Wilkes-Barre, PA Cage Plunges Down Shaft, Apr 1905
TEN MINERS KILLED.
PLUNGED TO DEATH DOWN SHAFT BY BREAKING OF CAGE ROPE.
BODIES WERE BURIED IN SUMP.
WHEN 350 FEET FROM THE SURFACE THE CABLE SNAPPED AND, SAFETY APPLIANCES NOT WORKING, MEN PLUNGED LIKE A SHOT TO THE BOTTOM.
Wilkes-Barre, Pa., April 27. -- Ten miners were instantly crushed to death at the Conyngham mine of the Delaware and Hudson Company, located in the northern part of this city. The men were being lowered into the mine, and when 350 feet from the surface the rope broke and the cage fell to the bottom of the shaft, a distance of 400 feet. A rescuing party was at once organized, and they found the bodies of the men in the sump at the bottom of the shaft, beneath a mass of debris. They were terribly mangled. Most of the victims lived in the vicinity of the mine, and when the rescuers brought the crushed forms to the surface a large crowd was in waiting. The grief of the relatives of the dead was heartrending.
Superintendent Foote says he is at a loss to account for the accident. An examination of the rope was made before the first cage of human freight was lowered into the mine, and it was found to be all right.
WILLIAM CUNNINGHAM, who is said to be one of the most reliable men in the employ of the company, was the engineer in charge of the hoisting carriage. He says everything went well until the fatal trip. He got the signal to lower and stop at the Hillman vein, which is 350 feet from the surface. When the Hillman vein was reached he slowed up. Without any warning the rope snapped and the carriage containing the 10 men dropped like a shot to the bottom. The carriage had all the safety appliances, and its speed should have been checked before it reached the bottom, but as far as can be learned the "catcher" did not work. Eight of the dead were Poles and two others English-speaking miners.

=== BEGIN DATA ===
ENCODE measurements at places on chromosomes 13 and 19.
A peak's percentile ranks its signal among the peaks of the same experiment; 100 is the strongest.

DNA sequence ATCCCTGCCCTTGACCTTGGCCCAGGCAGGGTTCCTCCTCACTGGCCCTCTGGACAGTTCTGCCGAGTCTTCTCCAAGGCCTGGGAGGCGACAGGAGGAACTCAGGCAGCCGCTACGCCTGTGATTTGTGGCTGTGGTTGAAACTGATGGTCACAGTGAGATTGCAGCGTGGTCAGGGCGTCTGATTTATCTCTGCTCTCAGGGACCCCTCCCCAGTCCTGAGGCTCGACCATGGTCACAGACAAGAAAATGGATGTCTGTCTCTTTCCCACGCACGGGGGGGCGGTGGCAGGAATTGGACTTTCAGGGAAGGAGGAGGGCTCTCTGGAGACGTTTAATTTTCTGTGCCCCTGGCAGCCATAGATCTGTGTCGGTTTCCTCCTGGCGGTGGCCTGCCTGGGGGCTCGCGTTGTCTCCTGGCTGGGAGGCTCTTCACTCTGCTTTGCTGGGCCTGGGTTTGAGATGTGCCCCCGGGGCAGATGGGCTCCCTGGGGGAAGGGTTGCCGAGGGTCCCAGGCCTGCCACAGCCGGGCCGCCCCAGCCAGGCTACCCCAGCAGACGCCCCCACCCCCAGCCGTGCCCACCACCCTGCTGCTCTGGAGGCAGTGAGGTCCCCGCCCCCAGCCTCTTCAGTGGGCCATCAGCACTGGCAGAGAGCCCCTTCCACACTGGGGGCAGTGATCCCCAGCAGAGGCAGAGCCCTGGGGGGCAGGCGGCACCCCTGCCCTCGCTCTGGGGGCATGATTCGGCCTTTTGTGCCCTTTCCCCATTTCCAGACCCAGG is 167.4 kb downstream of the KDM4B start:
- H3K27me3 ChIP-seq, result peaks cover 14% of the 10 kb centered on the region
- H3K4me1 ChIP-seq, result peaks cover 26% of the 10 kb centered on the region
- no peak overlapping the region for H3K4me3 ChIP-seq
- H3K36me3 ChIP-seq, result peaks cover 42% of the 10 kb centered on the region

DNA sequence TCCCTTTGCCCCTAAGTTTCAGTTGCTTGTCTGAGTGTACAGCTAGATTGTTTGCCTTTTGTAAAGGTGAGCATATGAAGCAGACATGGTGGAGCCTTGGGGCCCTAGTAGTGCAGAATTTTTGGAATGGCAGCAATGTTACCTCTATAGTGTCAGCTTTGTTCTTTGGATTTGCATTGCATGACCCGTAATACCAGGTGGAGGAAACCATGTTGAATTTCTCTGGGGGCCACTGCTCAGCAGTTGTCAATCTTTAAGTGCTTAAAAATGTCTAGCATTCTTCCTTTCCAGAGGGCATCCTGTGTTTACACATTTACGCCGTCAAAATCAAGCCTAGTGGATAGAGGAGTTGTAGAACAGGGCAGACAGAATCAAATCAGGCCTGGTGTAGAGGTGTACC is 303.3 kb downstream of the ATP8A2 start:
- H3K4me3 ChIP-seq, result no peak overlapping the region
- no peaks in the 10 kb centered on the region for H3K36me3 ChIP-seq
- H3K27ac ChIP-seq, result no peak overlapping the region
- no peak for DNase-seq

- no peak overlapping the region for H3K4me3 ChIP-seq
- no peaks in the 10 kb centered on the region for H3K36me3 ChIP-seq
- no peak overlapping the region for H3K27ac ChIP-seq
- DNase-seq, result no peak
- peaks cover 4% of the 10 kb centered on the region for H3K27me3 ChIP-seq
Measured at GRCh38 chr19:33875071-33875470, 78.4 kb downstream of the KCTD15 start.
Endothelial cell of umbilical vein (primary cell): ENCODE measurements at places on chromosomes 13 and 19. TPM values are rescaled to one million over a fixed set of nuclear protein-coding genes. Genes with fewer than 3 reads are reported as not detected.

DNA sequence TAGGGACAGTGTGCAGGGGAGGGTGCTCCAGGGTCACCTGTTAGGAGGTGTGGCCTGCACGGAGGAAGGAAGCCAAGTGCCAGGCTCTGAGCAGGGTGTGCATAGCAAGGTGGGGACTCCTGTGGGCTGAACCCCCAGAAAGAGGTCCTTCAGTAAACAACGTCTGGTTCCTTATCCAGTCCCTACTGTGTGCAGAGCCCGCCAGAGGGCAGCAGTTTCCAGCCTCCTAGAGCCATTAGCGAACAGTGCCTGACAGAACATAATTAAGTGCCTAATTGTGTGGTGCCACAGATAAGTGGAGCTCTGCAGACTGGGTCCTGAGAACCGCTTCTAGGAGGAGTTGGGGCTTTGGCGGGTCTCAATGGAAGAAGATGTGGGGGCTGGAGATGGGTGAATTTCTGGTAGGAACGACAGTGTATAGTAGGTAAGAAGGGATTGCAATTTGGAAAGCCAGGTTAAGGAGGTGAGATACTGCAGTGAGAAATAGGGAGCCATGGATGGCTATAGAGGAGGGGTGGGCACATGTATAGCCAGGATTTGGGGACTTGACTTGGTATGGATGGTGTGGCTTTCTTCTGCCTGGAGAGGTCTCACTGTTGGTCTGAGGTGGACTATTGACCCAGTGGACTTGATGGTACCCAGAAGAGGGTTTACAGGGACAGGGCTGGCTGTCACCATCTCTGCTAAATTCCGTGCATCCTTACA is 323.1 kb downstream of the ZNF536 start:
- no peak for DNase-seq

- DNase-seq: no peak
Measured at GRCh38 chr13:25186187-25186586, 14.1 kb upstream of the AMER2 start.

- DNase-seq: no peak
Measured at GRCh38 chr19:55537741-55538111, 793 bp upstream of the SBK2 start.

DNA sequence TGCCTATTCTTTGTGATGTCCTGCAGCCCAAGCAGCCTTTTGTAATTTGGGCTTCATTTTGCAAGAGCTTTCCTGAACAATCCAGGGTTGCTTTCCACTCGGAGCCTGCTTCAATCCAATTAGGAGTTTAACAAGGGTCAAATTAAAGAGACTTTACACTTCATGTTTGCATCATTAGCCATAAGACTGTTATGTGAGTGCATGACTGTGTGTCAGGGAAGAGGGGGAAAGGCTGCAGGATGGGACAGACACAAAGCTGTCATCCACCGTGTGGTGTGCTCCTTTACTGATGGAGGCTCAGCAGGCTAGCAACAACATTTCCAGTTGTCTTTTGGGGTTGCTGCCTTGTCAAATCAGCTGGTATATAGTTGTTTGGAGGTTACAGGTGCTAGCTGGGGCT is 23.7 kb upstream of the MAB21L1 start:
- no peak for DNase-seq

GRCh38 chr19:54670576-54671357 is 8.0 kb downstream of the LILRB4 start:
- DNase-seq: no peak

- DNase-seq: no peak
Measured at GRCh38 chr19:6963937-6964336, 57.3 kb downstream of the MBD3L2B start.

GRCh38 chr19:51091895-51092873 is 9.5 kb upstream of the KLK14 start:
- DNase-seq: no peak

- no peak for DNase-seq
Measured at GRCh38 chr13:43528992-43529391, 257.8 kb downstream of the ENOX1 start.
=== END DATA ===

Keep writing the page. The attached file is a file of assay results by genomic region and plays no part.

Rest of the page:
The English-speaking miners killed were:
CHARLES ROCHEL, married, with a family.
FRANK BARNEY, married, with a family.
The other victims were:
All the foreigners except one were married and leave large families.
The coroner has begun an investigation as to the cause of the accident.
This is the third accident of a similar nature that has occurred in the Wyoming region within six months. In each case the rope attached to the carriage broke and the men on it were dashed to the bottom of the shaft and instantly killed. The first disaster occurred at the Auchinclose mine, in which 10 miners lost their lives. Six weeks ago a cage at the Clear Spring colliery fell and seven men were killed, and the last 10 victims makes the total number killed by ropes breaking and carriages falling 27.
Tyrone Daily Herald Pennsylvania 1905-04-27